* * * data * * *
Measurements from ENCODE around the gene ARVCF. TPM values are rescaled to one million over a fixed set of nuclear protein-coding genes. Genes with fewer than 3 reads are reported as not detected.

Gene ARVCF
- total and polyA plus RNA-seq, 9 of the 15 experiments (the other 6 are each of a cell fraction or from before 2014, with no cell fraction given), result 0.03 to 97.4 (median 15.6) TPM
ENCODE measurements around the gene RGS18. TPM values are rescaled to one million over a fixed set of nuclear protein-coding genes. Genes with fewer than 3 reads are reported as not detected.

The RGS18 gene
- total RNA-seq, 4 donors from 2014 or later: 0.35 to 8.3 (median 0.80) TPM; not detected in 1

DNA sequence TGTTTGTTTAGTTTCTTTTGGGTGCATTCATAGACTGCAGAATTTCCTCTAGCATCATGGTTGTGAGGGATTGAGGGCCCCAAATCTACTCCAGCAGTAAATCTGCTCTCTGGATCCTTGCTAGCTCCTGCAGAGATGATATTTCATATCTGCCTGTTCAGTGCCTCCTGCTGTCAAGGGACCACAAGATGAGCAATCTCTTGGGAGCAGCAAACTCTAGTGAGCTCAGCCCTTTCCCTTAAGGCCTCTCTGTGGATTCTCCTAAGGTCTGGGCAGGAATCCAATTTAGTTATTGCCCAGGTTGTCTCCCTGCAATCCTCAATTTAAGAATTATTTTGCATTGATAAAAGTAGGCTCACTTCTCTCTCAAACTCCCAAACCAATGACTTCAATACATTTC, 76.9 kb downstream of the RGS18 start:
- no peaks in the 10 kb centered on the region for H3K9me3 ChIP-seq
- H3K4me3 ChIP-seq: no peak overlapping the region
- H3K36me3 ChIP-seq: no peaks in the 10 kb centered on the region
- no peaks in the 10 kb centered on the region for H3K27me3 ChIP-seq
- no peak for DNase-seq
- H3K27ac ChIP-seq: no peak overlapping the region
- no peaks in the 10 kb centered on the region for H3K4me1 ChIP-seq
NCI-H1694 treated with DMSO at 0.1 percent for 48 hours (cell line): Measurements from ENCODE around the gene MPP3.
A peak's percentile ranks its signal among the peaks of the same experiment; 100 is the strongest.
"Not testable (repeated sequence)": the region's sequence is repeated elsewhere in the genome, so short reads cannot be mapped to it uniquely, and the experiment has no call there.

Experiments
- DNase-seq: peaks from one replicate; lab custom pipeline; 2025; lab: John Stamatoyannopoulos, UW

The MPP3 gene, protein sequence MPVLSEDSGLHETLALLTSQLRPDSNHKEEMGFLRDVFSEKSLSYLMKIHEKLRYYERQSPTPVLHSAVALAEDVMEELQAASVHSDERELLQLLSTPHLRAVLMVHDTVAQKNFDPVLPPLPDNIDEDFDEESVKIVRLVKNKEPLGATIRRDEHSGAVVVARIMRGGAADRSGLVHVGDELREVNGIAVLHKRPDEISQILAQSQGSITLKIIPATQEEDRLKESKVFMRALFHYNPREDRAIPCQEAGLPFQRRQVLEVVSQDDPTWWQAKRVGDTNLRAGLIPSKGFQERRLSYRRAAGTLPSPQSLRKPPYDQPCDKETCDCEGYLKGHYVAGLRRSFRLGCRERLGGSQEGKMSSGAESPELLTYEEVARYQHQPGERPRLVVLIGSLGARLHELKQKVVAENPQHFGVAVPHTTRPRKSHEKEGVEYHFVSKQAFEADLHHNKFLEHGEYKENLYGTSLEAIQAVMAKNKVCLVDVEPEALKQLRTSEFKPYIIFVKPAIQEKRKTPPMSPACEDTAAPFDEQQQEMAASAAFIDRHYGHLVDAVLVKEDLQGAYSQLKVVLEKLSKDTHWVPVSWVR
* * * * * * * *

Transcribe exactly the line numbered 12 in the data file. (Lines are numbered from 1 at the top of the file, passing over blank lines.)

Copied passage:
- no peak for DNase-seq